Regional distributors cater to wholesale distribution work within a certain geographical area. This gives them very in-depth knowledge of that local market segment and important market trends, consumer demand, and successful sales strategies. Retailers that work with regional distributors aren’t just purchasing products, but getting valuable insights into their local customer base to increase sales.
Wholesale importers source products from overseas manufacturers or suppliers, especially for items that are difficult for retailers to find domestically owing to the limited availability of raw materials or manufacturing expertise. This means they play a crucial role in connecting businesses with individual manufacturers or suppliers for unique, ethnic, or specialized products.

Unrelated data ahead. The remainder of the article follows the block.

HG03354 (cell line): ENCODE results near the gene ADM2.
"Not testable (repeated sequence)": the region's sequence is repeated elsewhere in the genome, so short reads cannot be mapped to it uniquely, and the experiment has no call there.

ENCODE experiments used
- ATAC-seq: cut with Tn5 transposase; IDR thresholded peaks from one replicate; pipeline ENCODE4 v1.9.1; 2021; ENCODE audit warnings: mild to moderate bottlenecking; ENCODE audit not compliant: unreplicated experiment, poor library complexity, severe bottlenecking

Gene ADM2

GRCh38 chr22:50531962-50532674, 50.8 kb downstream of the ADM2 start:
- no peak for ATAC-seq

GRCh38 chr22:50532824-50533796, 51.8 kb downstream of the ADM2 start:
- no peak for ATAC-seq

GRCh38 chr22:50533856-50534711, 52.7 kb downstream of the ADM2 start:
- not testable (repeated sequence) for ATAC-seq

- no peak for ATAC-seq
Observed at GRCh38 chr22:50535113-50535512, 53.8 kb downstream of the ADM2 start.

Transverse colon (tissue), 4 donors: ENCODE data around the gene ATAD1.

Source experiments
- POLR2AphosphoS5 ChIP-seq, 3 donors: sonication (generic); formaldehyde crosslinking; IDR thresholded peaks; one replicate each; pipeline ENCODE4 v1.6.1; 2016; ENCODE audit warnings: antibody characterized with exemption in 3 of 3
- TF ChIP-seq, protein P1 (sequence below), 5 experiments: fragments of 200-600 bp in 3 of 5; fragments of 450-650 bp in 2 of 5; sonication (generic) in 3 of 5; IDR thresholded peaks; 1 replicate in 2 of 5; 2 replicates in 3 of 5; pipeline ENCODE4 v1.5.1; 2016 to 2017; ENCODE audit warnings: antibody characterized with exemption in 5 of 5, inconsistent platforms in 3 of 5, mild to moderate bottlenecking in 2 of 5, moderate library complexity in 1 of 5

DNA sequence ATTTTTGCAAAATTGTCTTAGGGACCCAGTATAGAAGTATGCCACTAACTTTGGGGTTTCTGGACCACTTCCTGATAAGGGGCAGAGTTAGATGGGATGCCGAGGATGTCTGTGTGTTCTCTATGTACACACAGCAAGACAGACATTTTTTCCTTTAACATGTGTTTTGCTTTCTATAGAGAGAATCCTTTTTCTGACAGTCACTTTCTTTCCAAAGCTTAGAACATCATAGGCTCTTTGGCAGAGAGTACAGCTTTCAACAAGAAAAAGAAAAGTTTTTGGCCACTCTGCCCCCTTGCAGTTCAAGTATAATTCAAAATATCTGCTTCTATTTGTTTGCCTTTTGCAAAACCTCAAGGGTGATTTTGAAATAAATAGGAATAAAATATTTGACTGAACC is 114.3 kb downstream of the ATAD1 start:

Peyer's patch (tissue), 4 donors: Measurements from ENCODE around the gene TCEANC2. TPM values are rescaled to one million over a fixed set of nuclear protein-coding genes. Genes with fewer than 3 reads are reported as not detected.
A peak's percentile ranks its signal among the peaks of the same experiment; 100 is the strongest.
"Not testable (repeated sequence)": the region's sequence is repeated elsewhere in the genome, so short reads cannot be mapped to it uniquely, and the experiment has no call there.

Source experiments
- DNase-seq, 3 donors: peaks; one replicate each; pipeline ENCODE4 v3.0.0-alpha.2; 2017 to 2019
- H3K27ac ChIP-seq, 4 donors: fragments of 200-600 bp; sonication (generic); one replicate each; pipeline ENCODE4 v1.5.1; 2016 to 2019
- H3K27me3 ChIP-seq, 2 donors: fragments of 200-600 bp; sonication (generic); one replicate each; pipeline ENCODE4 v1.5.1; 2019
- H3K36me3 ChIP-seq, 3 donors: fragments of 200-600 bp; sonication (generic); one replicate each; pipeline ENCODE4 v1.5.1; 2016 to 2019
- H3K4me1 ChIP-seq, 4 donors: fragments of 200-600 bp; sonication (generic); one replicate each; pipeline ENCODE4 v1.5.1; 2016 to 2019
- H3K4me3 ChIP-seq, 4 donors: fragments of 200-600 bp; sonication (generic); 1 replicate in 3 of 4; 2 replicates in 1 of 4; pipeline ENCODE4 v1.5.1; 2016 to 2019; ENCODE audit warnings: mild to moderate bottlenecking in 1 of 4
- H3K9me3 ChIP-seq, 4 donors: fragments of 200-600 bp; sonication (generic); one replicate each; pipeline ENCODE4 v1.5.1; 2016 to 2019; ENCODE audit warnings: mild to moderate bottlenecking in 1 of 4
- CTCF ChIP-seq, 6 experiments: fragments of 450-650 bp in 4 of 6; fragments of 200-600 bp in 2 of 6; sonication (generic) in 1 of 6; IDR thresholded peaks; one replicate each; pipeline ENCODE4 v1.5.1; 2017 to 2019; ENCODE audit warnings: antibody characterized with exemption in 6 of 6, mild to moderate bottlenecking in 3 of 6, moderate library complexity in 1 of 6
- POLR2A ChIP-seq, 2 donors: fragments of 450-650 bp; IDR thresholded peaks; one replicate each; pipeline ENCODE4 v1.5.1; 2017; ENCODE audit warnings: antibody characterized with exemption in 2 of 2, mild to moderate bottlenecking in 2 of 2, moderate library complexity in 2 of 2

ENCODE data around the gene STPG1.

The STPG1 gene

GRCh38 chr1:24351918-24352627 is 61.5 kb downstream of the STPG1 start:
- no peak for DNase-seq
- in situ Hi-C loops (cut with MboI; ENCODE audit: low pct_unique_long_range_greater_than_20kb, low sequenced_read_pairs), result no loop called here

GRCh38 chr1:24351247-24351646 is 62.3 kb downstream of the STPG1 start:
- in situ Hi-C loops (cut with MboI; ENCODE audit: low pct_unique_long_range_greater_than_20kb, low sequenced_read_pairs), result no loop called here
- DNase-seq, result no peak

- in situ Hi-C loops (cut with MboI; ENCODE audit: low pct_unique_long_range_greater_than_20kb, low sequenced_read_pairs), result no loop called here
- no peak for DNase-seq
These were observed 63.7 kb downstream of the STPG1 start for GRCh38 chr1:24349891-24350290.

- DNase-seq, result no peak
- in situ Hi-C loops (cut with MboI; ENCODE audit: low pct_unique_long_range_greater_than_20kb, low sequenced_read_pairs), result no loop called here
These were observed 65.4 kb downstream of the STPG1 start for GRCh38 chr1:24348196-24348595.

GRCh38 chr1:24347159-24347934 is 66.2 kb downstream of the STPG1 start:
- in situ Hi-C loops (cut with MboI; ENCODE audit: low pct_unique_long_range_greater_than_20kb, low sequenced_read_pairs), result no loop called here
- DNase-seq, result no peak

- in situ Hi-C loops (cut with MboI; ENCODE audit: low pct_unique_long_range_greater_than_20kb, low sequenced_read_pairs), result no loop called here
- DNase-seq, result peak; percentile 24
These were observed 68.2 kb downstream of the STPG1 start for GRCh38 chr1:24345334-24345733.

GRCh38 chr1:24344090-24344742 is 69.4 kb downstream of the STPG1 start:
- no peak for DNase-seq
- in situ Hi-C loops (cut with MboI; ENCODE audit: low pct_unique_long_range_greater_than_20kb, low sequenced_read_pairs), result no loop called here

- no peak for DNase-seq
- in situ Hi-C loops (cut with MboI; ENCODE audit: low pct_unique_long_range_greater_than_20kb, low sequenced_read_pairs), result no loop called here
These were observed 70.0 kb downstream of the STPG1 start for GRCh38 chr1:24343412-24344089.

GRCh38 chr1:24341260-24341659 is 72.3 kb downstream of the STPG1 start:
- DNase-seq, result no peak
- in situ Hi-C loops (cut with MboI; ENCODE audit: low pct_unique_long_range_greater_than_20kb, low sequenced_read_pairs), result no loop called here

Dropshipping is a type of wholesale distribution. This is because the businesses selling products to the end customer don’t store and hold the inventory themselves. Instead, they facilitate the sale and shipment directly from the manufacturer to the end customer. Dropshippers only handle order processing and communication with the customer, while order fulfillment and shipping are the responsibility of the supplier.
Put simply, wholesale distributors buy goods from the original manufacturer for a lower price than if they were individually bought by a retailer or consumer. Lower prices are possible because the amount of the product that manufacturers are selling makes up for their operating costs and allows them to turn a profit.